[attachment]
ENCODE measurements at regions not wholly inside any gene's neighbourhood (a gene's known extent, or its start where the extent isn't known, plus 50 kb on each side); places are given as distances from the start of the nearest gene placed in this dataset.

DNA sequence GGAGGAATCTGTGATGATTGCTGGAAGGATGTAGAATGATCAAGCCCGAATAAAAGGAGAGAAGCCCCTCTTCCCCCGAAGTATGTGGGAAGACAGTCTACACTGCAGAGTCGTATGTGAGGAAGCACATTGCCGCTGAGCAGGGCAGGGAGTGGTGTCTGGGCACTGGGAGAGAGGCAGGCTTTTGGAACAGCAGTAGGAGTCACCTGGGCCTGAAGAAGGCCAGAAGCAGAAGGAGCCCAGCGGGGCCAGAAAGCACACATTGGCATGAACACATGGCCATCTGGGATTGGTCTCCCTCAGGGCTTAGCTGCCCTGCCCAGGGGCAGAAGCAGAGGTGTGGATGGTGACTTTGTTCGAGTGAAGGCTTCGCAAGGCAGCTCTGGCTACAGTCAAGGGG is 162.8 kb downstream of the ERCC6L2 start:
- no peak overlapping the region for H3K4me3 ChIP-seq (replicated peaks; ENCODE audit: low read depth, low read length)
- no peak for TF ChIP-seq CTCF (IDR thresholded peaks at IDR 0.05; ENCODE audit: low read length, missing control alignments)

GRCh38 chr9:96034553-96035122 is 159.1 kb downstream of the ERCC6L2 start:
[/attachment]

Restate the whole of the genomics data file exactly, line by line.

ENCODE measurements at regions not wholly inside any gene's neighbourhood (a gene's known extent, or its start where the extent isn't known, plus 50 kb on each side); places are given as distances from the start of the nearest gene placed in this dataset.

DNA sequence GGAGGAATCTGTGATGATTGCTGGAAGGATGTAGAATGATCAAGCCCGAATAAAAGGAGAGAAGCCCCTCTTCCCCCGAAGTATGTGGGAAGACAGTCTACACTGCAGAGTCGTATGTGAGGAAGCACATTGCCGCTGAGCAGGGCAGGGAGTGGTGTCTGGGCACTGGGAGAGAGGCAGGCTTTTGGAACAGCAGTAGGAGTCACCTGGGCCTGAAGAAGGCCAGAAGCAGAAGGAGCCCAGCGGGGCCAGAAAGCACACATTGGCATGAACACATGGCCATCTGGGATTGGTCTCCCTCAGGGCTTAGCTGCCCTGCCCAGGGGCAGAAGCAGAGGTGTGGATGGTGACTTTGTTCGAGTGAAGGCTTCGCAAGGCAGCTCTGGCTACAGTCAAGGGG is 162.8 kb downstream of the ERCC6L2 start:
- no peak overlapping the region for H3K4me3 ChIP-seq (replicated peaks; ENCODE audit: low read depth, low read length)
- no peak for TF ChIP-seq CTCF (IDR thresholded peaks at IDR 0.05; ENCODE audit: low read length, missing control alignments)

GRCh38 chr9:96034553-96035122 is 159.1 kb downstream of the ERCC6L2 start: